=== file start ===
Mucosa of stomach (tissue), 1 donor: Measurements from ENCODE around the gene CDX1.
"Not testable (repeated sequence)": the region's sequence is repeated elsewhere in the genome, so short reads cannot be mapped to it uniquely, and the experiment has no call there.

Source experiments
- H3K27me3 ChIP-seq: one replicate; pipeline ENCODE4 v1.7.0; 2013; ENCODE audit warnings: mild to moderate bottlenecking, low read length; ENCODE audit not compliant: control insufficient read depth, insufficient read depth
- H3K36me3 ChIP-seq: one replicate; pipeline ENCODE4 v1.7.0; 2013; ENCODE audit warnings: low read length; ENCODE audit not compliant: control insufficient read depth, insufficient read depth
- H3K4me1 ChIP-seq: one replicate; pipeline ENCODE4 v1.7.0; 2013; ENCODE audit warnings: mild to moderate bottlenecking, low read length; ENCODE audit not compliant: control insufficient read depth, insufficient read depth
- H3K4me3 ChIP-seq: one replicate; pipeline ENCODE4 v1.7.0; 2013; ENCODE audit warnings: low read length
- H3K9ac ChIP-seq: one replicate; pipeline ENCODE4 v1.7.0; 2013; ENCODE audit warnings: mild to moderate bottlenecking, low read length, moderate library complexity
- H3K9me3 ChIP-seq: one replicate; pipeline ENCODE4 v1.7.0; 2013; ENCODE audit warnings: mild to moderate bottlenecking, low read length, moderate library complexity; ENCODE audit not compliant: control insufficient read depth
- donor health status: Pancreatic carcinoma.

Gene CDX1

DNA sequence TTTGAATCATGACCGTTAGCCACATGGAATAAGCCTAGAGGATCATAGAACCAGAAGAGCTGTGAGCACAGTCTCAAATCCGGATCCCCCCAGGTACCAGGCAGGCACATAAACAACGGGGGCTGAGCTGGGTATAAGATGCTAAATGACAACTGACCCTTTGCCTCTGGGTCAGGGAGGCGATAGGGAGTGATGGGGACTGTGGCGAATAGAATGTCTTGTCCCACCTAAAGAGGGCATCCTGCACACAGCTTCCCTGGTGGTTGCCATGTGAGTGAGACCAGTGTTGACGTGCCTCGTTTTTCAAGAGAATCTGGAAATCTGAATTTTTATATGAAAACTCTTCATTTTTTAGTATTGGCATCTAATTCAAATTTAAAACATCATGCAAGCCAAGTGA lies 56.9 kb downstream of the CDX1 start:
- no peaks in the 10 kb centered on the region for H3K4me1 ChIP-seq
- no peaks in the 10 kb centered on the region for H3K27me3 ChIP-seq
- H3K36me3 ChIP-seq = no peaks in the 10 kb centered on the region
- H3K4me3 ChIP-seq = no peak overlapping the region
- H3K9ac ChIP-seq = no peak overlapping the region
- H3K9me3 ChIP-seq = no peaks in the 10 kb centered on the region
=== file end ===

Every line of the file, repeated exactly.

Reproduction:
Mucosa of stomach (tissue), 1 donor: Measurements from ENCODE around the gene CDX1.
"Not testable (repeated sequence)": the region's sequence is repeated elsewhere in the genome, so short reads cannot be mapped to it uniquely, and the experiment has no call there.

Source experiments
- H3K27me3 ChIP-seq: one replicate; pipeline ENCODE4 v1.7.0; 2013; ENCODE audit warnings: mild to moderate bottlenecking, low read length; ENCODE audit not compliant: control insufficient read depth, insufficient read depth
- H3K36me3 ChIP-seq: one replicate; pipeline ENCODE4 v1.7.0; 2013; ENCODE audit warnings: low read length; ENCODE audit not compliant: control insufficient read depth, insufficient read depth
- H3K4me1 ChIP-seq: one replicate; pipeline ENCODE4 v1.7.0; 2013; ENCODE audit warnings: mild to moderate bottlenecking, low read length; ENCODE audit not compliant: control insufficient read depth, insufficient read depth
- H3K4me3 ChIP-seq: one replicate; pipeline ENCODE4 v1.7.0; 2013; ENCODE audit warnings: low read length
- H3K9ac ChIP-seq: one replicate; pipeline ENCODE4 v1.7.0; 2013; ENCODE audit warnings: mild to moderate bottlenecking, low read length, moderate library complexity
- H3K9me3 ChIP-seq: one replicate; pipeline ENCODE4 v1.7.0; 2013; ENCODE audit warnings: mild to moderate bottlenecking, low read length, moderate library complexity; ENCODE audit not compliant: control insufficient read depth
- donor health status: Pancreatic carcinoma.

Gene CDX1

DNA sequence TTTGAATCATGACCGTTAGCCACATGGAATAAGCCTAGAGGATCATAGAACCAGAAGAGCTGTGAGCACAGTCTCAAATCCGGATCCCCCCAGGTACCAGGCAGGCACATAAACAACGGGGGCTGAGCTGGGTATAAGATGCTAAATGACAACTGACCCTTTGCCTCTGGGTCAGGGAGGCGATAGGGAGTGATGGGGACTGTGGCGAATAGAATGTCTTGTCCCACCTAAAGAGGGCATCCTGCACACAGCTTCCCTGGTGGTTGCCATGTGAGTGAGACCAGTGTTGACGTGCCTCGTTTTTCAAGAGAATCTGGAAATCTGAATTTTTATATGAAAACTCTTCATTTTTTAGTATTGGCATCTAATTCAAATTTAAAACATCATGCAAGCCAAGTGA lies 56.9 kb downstream of the CDX1 start:
- no peaks in the 10 kb centered on the region for H3K4me1 ChIP-seq
- no peaks in the 10 kb centered on the region for H3K27me3 ChIP-seq
- H3K36me3 ChIP-seq = no peaks in the 10 kb centered on the region
- H3K4me3 ChIP-seq = no peak overlapping the region
- H3K9ac ChIP-seq = no peak overlapping the region
- H3K9me3 ChIP-seq = no peaks in the 10 kb centered on the region